Shogun + Tensorboard = ❤
In the last post I talked about the premature stopping features I implemented for enhancing Shogun’s algorithms. To achieve that objective, I’ve used the fantastic RxCpp framework, which can be used to easily build dynamic applications. That framework has come handy for other exciting purposes, in fact, today I’ll talk about monitoring algorithm’s parameter values.
During these weeks I spent some time building another architecture, based on RxCpp, that will permit to observe the evolution of algorithm’s parameters. For instance, we would like to monitor how the weights of a LARS algorithm change during the model training.
I’ve implemented a series of new observables object. These will emit values
which contain a parameter observation. Since these measurements can theoretically
be done on various objects (like vectors, primitive types or other,) these
Any wrapped objects. This means that these parameter’s
observable are type-agnostic.
The new observable signature is the following:
rxcpp::observable<std::pair<int64_t, std::pair<string, Any>>>
We can notice how this observable emits an
std::pair, which consists of an
int64_t, that is the measurement’s number and of another
std::pair, which contains
string value (the parameter name), and an
Any value which stores the measured value at that instant.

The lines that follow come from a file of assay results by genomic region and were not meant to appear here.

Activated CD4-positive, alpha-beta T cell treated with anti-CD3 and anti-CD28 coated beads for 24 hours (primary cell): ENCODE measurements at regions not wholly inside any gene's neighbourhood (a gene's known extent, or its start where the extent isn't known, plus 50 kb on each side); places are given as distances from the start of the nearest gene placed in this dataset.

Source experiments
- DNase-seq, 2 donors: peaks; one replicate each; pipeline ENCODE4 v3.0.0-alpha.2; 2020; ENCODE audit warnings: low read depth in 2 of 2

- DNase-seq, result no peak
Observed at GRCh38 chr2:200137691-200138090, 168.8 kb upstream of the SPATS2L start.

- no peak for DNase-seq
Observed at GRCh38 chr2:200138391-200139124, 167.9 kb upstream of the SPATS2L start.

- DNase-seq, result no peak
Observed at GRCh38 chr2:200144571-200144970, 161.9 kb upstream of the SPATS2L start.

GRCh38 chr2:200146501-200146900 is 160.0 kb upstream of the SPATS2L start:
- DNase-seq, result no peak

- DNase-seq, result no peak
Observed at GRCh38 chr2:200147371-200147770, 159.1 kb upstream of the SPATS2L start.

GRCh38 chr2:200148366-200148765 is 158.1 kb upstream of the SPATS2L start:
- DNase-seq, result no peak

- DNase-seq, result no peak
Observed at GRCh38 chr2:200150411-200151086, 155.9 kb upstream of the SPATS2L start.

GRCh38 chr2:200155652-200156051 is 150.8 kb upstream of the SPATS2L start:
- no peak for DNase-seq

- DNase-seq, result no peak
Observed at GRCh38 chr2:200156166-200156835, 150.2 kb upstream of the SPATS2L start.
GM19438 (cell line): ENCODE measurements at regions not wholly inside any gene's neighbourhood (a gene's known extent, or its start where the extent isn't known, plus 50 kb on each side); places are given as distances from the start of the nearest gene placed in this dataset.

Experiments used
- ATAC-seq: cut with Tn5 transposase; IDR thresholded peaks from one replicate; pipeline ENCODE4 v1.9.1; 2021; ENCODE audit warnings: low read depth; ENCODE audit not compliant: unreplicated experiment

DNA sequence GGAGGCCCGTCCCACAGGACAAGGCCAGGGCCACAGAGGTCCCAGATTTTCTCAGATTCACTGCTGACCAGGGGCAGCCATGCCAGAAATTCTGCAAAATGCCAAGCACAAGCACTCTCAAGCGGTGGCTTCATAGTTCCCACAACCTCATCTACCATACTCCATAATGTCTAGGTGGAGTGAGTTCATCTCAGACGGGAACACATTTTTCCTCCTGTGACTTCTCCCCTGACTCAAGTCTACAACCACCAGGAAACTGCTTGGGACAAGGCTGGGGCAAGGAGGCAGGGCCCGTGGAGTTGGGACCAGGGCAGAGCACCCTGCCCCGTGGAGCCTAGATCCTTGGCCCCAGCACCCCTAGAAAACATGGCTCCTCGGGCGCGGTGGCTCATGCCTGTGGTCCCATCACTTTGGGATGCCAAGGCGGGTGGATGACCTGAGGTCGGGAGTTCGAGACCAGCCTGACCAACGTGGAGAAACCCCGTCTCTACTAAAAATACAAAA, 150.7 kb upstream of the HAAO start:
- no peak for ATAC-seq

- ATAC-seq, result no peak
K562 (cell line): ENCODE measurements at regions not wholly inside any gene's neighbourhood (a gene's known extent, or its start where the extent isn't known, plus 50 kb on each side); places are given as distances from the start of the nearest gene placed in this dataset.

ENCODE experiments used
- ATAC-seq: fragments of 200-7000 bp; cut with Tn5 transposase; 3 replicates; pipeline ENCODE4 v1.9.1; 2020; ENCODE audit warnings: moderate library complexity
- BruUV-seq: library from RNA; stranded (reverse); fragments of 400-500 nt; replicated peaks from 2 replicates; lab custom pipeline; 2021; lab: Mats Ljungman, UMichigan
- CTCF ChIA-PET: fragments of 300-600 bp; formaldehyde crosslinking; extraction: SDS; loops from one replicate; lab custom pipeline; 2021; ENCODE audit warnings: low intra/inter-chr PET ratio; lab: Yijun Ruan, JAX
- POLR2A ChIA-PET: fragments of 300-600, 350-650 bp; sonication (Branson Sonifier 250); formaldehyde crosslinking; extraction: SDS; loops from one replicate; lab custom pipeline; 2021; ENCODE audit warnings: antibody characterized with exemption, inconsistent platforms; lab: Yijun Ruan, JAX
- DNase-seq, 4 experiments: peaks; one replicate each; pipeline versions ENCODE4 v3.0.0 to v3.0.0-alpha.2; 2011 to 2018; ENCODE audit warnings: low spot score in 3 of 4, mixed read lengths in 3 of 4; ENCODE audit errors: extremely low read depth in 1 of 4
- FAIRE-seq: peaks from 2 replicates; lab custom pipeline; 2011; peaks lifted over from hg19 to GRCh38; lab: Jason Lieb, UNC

To measure and emit a parameter’s value, I’ve added a new method to the
void observe_scalar(const int64_t step, const std::string& name, const Any& value);
This method can be used by the algorithm’s developers to emit parameter’s values at regular intervals (for instance, every loop’s iterations).
The observers of these observable are derived from an interface called
ParameterObserverInterface. This interface implements
only the basic methods and it doesn’t specify how the data will be used/written to a file.
The only parameter observers that are currently implemented into Shogun’s codebase are the ones which take the measurements and print them into a file, which can be later given to Tensorboard.
Tensorboard is a tool provided by Tensorflow which provide beautiful data visualization and it is mostly used for neural networks. It works by reading files which contain summary data, generated when running Tensorflow. It supports many data visualizations (scalars, histogram, images etc.). Currently, Shogun supports only scalar and histogram ones (the other maybe will be added in the future. Who knows).
My mentor Viktor built (aka carved out from Tensorflow codebase) an amazing C++ library called
TFLogger which can serialize the
objects to files. It enables us to generate our custom
Event instances and files from Shogun,
which can be easily read from Tensorboard.
Here you can find some code samples which shows how to use the ParameterObservers (scalar and histogram case) to record the weights of a LARS model.